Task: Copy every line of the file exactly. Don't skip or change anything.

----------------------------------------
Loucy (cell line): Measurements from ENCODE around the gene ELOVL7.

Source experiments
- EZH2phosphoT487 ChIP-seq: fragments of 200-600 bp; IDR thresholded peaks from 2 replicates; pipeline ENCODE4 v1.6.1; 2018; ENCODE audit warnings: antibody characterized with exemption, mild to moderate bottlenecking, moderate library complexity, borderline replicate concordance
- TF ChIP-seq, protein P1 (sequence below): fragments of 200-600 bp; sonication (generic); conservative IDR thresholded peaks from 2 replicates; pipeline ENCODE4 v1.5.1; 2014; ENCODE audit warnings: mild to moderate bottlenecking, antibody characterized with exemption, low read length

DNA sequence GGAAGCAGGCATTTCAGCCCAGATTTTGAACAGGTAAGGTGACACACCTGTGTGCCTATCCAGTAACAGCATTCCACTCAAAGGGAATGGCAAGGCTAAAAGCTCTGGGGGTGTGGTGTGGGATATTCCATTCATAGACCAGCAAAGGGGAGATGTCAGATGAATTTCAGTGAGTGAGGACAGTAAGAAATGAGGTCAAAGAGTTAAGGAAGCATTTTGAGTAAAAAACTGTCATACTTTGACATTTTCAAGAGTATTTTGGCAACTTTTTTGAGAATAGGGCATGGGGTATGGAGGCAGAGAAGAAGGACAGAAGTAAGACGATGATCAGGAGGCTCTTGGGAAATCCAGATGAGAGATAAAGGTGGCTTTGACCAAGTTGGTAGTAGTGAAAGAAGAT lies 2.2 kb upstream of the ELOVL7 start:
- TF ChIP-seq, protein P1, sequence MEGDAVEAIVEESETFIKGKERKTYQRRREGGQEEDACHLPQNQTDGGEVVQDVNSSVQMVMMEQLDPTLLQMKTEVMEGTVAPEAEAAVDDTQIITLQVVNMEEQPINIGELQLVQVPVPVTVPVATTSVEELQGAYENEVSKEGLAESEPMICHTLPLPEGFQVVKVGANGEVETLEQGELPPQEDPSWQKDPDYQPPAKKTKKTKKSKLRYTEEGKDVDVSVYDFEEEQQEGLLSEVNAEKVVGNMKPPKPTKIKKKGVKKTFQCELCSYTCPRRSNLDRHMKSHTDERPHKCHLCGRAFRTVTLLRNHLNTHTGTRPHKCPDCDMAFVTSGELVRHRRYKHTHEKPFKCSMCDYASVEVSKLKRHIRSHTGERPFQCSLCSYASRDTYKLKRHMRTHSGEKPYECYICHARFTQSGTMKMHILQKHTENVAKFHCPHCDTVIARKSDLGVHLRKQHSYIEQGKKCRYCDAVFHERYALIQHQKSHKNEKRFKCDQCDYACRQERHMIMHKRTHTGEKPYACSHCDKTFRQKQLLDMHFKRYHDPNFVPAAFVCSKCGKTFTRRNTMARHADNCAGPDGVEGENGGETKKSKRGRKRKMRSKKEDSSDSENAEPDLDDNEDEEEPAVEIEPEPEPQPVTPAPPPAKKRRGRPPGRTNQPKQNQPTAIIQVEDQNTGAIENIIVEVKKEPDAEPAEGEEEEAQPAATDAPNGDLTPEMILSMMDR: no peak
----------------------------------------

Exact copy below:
Loucy (cell line): Measurements from ENCODE around the gene ELOVL7.

Source experiments
- EZH2phosphoT487 ChIP-seq: fragments of 200-600 bp; IDR thresholded peaks from 2 replicates; pipeline ENCODE4 v1.6.1; 2018; ENCODE audit warnings: antibody characterized with exemption, mild to moderate bottlenecking, moderate library complexity, borderline replicate concordance
- TF ChIP-seq, protein P1 (sequence below): fragments of 200-600 bp; sonication (generic); conservative IDR thresholded peaks from 2 replicates; pipeline ENCODE4 v1.5.1; 2014; ENCODE audit warnings: mild to moderate bottlenecking, antibody characterized with exemption, low read length

DNA sequence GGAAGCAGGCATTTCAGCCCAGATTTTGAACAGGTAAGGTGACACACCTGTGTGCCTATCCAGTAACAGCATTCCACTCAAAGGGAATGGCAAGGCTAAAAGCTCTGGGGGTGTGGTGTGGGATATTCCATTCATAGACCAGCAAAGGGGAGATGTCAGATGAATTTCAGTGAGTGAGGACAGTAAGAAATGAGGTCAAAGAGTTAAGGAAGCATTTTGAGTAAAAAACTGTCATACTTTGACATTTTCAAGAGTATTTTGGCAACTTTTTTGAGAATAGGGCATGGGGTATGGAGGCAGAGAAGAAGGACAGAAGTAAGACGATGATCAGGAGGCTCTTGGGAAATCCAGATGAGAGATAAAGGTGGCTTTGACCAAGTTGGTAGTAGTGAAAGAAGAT lies 2.2 kb upstream of the ELOVL7 start:
- TF ChIP-seq, protein P1, sequence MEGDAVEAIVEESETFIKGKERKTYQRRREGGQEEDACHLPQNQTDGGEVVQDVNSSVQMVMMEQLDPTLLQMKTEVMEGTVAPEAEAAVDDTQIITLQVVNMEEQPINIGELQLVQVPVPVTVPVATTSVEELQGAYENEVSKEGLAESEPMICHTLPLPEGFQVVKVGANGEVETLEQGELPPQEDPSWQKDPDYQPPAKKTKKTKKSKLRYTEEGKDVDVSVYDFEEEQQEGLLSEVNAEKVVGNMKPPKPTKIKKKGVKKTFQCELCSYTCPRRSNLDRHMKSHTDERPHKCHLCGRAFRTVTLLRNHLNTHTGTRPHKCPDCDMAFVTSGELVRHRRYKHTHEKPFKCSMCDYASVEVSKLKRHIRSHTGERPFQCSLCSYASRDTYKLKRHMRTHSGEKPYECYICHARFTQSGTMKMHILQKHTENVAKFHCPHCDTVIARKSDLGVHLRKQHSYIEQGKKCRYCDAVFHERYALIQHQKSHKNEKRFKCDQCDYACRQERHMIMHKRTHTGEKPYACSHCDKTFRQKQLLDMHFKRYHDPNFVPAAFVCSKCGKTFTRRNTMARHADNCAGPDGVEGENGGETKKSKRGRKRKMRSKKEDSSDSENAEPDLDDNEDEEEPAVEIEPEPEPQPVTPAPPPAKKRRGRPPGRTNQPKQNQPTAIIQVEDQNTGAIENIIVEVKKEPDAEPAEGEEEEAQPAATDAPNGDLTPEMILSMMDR: no peak